A friend once gave me a ceramic frog as a thoughtful gift. I made the mistake of telling a family member how cute I thought it was. Word spread throughout the family. The message was clear, if not wrong: “If you don’t know what to get her for her birthday, she loves frogs.”
I received frog pajamas and slippers, a frog tea set and even a large plastic garden frog. It didn’t seem to matter that our family didn’t have a garden. “Anything frog” meant the more outlandish, the better. The more frog items I received, the more it perpetuated the idea that I was a frog aficionado.
When you love frogs, others think you must love frog oven mitts, even if you don’t cook. I never wanted to become the person with the pig, cow or chicken kitchen because those sorts of collections creeped me out as a child. Somehow, the kindness of others had turned me into someone who had a sign that says “Ribbit, Ribbit” hanging above the fridge, and it was difficult to explain why.
In retrospect, I could have corrected the error. Instead, I came to dread gift exchanges. I begged to be excluded. I said I wasn’t materialistic, detested rampant consumerism and obligatory gifts. It was difficult to be taken seriously in frog slippers.
When I started hunting, the frogs were forgotten and the reigning gift idea for me changed overnight to “anything camo.” And, it still didn’t make sense. Just because I enjoy hunting does not mean that I want to decorate my house in camouflage lampshades and placemats.
I soon discovered flashlights and multi-tools are the equivalent recommended gift for the hunter as candles and coffee cups are for inter-office gift exchanges. For an invention that supposedly does everything, I receive multiple multi-tools. Lesser versions come free with subscriptions or as swag emblazoned with company logos. They seem to multiply in kitchen drawers.
I have never used one.
When someone asks me what to get a hunter as a gift, my first thoughts are what not to give a hunter.
A puppy and a gun are first on the list. There may be situations in which it works out, but these occasions do not outweigh the risk. A gun is a personal item, and the list of reasons not to give one as a gift ranges from safety to suitability.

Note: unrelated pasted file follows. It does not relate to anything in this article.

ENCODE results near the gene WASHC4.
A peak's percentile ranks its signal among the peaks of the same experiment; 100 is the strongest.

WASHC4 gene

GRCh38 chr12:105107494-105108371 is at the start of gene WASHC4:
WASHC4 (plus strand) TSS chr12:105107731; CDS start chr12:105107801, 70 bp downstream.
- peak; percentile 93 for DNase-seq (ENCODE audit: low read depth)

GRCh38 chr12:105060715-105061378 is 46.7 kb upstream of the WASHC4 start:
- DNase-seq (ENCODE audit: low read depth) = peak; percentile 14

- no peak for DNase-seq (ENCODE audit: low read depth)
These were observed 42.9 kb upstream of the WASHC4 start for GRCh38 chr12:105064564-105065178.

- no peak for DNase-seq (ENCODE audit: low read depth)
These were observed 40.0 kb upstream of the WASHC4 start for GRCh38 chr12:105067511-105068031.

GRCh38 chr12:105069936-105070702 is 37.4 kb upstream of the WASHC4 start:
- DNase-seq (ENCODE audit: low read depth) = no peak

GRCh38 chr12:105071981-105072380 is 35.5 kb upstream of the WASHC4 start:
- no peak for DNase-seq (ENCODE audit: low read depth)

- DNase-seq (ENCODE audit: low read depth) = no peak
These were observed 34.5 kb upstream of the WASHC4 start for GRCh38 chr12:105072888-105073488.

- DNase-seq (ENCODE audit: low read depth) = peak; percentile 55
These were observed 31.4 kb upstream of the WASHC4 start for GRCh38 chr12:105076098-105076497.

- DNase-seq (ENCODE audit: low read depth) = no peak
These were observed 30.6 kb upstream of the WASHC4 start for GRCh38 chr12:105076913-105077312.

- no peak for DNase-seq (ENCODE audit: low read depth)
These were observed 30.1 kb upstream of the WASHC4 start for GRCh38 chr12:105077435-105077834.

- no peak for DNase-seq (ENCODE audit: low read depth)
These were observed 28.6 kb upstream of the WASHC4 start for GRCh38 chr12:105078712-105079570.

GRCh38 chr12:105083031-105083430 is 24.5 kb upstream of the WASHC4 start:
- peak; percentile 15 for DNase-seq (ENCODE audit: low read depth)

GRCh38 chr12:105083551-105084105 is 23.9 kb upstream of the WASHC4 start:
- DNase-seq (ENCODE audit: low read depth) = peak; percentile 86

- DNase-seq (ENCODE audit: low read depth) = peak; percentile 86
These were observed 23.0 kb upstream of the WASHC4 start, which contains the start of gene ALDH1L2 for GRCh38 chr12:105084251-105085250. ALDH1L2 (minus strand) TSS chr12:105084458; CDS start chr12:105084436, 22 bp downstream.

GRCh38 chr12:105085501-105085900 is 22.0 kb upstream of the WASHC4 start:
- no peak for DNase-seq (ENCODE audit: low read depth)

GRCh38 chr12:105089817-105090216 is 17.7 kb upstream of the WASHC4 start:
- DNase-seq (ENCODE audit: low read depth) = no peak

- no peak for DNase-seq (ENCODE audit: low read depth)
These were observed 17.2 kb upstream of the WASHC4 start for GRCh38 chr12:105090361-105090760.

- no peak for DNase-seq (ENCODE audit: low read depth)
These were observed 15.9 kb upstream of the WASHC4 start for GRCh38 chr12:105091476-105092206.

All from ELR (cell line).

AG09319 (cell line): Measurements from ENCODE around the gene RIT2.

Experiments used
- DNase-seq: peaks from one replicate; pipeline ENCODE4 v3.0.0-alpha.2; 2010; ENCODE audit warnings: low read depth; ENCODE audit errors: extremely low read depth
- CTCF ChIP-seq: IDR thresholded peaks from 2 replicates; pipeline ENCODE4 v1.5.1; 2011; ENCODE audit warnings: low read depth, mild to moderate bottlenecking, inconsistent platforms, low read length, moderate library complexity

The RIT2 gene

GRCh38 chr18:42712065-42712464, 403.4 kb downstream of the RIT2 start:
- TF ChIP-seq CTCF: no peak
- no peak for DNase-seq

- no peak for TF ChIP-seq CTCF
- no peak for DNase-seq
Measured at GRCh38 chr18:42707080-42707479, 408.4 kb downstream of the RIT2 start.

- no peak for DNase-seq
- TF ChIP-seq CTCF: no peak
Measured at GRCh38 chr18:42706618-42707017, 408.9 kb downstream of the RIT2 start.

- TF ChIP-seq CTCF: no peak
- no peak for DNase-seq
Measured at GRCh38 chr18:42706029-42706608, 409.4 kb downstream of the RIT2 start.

As for a puppy, it’s a living animal with needs that require a serious commitment on the part of its owner.
One phrase that comes to mind is a consumer caution I read somewhere recently: “Don’t let the thrill of the purchase outweigh the thrill of possession.” Ownership has responsibilities at every level.
To a lesser degree of severity, one thing nonhunters may not know when purchasing a gift for a hunter is that camo is scene-specific. When my only hunts were for waterfowl, I did not know what to do with all of the woods and mountain camo items I received, except to store them with my frog collection.
The only camo I wore was wetlands camo, and I was not fascinated with it to the degree that I thought it would look good on appliances and picture frames. Although to look at my house, it might seem otherwise. I appreciate and use the camo coffee-maker gift, I just can’t find it.
Another aspect of the outdoor industry worth consideration is the political stands taken in recent years by many outdoor brands and retailers. Patagonia, REI, North Face and Yeti are just a few gear makers who are advocates for particular outdoor interests such as public lands or gun issues. A company’s political advocacy can result in a strong positive or negative reaction by those who support or oppose its message.
No matter where on the spectrum from safe to sensitive, buying for the hunter is not any different than buying a thoughtful gift for anyone with a specific interest. Gifts that reflect the thought or work that went into them are always the best.
Since I worry about needless waste — also known as “being a Scrooge” — I struggle not to limit my recommendations to a donation to a conservation cause or heritage foundation, which may to some seem as fun as handing out toothpaste to trick-or-treaters on Halloween.
As an outdoor-loving female living in Alaska, I appreciate gifts that support female-owned Alaska businesses. There is an abundance of these that offer things I love — healthy packable foods, gear that gives back a portion of the proceeds to support wildlife, or fun accessories that inspire women to enjoy the outdoors.
Some of my favorite gifts have been handmade or have personal meaning — landscape or wildlife drawings, fur sewing, or painted skulls, bones, or rocks from a particular adventure. If a gift must be an object, if it evokes a fond memory, I will treasure it.
The “Becoming an Outdoors Woman” program offers some of the best workshops available to women at all levels of ability, and a registry for one of these programs makes an excellent gift. There are not any classes open for the holiday season, but the gift of learning — whether a fur-sewing class, an avalanche workshop, a fly-fishing lesson or another experience to support someone’s outdoor interests — is a great way to give responsibly.
If all else fails, there are an unexpected number of unique frog-themed gifts on the market.
Christine Cunningham of Kenai is a lifelong Alaskan and avid hunter. On alternate weeks, she writes about Alaska hunting and fishing. her at .